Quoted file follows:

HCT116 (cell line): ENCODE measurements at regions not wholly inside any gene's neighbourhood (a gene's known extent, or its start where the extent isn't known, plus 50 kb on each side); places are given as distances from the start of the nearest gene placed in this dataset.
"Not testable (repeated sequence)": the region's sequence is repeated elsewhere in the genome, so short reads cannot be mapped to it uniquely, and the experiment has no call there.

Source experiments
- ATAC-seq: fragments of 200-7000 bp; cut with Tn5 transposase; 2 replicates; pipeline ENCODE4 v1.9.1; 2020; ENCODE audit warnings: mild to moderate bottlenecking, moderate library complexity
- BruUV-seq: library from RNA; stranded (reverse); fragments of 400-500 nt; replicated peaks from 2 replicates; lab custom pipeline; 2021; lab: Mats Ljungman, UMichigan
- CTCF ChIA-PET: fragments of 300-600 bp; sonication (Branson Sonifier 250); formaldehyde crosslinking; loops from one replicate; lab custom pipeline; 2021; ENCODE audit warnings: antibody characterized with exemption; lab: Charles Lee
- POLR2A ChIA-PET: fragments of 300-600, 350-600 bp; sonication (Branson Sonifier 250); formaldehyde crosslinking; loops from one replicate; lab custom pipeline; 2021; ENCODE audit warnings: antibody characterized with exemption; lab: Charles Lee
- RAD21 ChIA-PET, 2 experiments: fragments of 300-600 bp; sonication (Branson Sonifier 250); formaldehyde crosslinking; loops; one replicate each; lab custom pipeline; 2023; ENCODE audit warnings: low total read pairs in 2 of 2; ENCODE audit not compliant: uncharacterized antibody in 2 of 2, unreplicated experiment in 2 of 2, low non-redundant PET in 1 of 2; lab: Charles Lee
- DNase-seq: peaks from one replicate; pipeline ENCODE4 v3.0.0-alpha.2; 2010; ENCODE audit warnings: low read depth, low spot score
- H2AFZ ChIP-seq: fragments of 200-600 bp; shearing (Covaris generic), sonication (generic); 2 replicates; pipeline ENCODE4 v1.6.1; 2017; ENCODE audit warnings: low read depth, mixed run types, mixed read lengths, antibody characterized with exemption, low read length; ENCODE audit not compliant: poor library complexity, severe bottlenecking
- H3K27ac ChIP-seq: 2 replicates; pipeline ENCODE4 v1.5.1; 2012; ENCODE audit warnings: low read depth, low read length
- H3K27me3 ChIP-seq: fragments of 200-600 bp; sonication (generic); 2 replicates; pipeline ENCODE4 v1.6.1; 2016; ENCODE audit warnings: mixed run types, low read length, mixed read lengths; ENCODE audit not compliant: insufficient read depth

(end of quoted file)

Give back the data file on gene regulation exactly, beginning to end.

HCT116 (cell line): ENCODE measurements at regions not wholly inside any gene's neighbourhood (a gene's known extent, or its start where the extent isn't known, plus 50 kb on each side); places are given as distances from the start of the nearest gene placed in this dataset.
"Not testable (repeated sequence)": the region's sequence is repeated elsewhere in the genome, so short reads cannot be mapped to it uniquely, and the experiment has no call there.

Source experiments
- ATAC-seq: fragments of 200-7000 bp; cut with Tn5 transposase; 2 replicates; pipeline ENCODE4 v1.9.1; 2020; ENCODE audit warnings: mild to moderate bottlenecking, moderate library complexity
- BruUV-seq: library from RNA; stranded (reverse); fragments of 400-500 nt; replicated peaks from 2 replicates; lab custom pipeline; 2021; lab: Mats Ljungman, UMichigan
- CTCF ChIA-PET: fragments of 300-600 bp; sonication (Branson Sonifier 250); formaldehyde crosslinking; loops from one replicate; lab custom pipeline; 2021; ENCODE audit warnings: antibody characterized with exemption; lab: Charles Lee
- POLR2A ChIA-PET: fragments of 300-600, 350-600 bp; sonication (Branson Sonifier 250); formaldehyde crosslinking; loops from one replicate; lab custom pipeline; 2021; ENCODE audit warnings: antibody characterized with exemption; lab: Charles Lee
- RAD21 ChIA-PET, 2 experiments: fragments of 300-600 bp; sonication (Branson Sonifier 250); formaldehyde crosslinking; loops; one replicate each; lab custom pipeline; 2023; ENCODE audit warnings: low total read pairs in 2 of 2; ENCODE audit not compliant: uncharacterized antibody in 2 of 2, unreplicated experiment in 2 of 2, low non-redundant PET in 1 of 2; lab: Charles Lee
- DNase-seq: peaks from one replicate; pipeline ENCODE4 v3.0.0-alpha.2; 2010; ENCODE audit warnings: low read depth, low spot score
- H2AFZ ChIP-seq: fragments of 200-600 bp; shearing (Covaris generic), sonication (generic); 2 replicates; pipeline ENCODE4 v1.6.1; 2017; ENCODE audit warnings: low read depth, mixed run types, mixed read lengths, antibody characterized with exemption, low read length; ENCODE audit not compliant: poor library complexity, severe bottlenecking
- H3K27ac ChIP-seq: 2 replicates; pipeline ENCODE4 v1.5.1; 2012; ENCODE audit warnings: low read depth, low read length
- H3K27me3 ChIP-seq: fragments of 200-600 bp; sonication (generic); 2 replicates; pipeline ENCODE4 v1.6.1; 2016; ENCODE audit warnings: mixed run types, low read length, mixed read lengths; ENCODE audit not compliant: insufficient read depth